When I studied PR at Algonquin College, my professors constantly reminded us the importance of professional associations for our careers. These are the go-to resources for professional development after you graduate and a great way to build a network here in Ottawa.

So even though I dreaded networking and making small talk I went to a few events, with other students. We usually ended up standing in the corner. Maybe I talked to three to four professionals, maybe left with a business card or two. It probably ended right there. Soon after I graduated I pushed the idea of joining a professional association into the back of my head. I really didn’t see the value or understand why you paid to torture yourself like that…

However, in 2009 I finally joined the International Association of Business Communicators (IABC) and volunteered with the local chapter. I’ll admit I joined because my company paid for it, and I started volunteering because someone asked me to.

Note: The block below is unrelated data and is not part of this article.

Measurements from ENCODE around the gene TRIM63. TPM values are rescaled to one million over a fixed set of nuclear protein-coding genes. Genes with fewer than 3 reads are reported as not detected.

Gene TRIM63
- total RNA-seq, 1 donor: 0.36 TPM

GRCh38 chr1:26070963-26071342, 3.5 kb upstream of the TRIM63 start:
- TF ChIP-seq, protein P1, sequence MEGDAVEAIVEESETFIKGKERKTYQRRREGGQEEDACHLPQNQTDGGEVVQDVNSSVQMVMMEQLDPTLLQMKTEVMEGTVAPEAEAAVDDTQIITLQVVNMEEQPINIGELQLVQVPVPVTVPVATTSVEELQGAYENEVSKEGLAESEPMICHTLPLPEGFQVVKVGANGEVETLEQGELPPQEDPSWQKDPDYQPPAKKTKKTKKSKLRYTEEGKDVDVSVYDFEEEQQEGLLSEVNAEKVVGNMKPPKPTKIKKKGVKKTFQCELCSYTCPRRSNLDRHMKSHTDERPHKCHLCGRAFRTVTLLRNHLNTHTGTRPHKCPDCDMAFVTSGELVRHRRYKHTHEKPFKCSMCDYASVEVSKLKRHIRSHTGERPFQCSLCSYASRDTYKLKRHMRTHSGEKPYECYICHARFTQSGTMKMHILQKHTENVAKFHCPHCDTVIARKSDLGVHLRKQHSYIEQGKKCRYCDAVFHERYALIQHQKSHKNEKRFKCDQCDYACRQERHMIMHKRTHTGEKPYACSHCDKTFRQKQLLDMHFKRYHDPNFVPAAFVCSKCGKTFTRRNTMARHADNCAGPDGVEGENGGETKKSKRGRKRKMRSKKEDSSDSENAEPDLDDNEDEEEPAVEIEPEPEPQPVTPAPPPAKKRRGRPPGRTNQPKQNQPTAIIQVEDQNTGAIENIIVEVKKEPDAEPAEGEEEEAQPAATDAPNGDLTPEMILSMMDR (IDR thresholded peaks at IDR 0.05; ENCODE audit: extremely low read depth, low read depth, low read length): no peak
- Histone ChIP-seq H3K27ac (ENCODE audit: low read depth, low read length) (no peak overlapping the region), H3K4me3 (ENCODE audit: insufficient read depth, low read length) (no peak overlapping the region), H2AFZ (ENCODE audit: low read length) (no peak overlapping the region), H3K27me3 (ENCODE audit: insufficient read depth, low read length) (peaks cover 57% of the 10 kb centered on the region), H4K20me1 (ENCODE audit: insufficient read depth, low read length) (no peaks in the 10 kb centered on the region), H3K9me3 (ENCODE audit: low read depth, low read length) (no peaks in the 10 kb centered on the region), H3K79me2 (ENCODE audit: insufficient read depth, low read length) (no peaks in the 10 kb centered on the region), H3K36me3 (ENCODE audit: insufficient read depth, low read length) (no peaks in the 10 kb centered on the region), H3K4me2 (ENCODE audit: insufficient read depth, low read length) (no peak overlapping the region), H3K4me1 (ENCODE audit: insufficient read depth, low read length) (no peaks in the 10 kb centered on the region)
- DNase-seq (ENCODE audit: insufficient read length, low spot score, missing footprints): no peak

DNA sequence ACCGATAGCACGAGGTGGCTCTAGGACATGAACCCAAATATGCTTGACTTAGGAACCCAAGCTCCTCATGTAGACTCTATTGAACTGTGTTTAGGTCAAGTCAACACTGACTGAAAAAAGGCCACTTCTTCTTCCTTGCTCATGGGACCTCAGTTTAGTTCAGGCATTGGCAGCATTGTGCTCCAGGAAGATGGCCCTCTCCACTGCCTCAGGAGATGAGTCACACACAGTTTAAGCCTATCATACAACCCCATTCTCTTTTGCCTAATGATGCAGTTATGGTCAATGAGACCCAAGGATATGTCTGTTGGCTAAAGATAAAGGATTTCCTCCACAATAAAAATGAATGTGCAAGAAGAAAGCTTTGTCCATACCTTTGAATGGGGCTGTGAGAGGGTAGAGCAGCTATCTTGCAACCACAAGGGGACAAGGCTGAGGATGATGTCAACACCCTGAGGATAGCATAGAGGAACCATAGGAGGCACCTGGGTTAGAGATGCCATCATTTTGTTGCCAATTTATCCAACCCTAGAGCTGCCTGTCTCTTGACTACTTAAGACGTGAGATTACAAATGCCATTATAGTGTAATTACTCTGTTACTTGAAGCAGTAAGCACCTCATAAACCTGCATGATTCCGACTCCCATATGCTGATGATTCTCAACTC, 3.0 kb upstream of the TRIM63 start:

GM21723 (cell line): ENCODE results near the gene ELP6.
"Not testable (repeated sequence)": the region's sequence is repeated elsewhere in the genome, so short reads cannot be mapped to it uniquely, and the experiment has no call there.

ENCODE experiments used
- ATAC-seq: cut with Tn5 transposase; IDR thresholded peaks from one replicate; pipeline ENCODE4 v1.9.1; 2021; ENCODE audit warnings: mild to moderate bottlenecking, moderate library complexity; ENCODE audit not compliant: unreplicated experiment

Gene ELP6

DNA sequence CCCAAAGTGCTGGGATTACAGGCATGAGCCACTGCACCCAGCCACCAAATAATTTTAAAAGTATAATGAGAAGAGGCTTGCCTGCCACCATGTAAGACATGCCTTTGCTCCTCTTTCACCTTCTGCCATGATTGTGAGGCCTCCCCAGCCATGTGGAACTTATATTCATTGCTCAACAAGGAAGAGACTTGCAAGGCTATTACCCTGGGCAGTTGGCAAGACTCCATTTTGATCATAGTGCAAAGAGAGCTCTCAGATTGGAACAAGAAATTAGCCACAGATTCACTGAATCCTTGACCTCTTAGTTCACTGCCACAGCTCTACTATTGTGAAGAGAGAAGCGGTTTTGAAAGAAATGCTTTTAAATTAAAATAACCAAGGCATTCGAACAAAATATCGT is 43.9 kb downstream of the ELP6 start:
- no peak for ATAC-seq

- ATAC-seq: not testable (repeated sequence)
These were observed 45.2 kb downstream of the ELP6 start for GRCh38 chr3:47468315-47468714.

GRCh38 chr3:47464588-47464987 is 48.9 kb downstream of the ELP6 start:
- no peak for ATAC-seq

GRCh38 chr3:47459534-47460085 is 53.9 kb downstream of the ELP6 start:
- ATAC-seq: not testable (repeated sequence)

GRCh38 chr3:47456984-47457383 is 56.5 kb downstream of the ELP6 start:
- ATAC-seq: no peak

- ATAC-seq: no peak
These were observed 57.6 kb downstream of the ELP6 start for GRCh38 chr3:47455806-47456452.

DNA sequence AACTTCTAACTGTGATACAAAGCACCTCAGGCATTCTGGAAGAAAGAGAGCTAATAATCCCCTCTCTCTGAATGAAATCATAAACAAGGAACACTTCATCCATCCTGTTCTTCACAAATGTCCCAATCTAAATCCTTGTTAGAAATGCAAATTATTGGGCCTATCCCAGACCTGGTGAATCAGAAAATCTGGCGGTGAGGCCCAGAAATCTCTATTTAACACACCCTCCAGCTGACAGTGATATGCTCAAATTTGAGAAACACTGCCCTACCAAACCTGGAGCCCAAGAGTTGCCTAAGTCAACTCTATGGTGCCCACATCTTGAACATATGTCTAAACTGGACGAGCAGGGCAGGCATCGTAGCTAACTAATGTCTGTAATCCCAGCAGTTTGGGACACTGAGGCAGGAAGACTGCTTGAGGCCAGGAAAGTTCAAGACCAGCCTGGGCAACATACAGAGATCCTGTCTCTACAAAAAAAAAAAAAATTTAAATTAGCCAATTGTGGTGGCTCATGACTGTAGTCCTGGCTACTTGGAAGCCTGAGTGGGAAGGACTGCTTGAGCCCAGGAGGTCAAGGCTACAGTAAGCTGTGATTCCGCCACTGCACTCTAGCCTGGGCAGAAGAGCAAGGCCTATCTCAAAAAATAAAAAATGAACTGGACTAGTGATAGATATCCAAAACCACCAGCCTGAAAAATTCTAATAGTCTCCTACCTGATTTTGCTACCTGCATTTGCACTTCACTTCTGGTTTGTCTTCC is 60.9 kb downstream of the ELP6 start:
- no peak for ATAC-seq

By this point I’d learned the value of networking and had become much better at it. I thought it was easy enough to network and build connections by attending free events and using social networking tools (which you should absolutely do as well!).

Three years later I am now the president of IABC Ottawa and I wish I had gotten involved sooner.

For me personally, this has been an incredible opportunity for my career. I’ve worked mostly in small organizations and haven’t had the opportunity to manage staff—a venture like this is a huge chance to take on a paid employee and I don’t blame anyone for not handing it to me. However I have been involved with IABC Ottawa for two years and I’ve made sure to seize every opportunity to understand how and why we did everything. When I was asked to take on the three-year commitment (executive vice president, president and past-president) it just made sense. I am now learning some pretty incredible leadership skills that I wouldn’t have been afforded in my day job. That alone makes it worthwhile to me.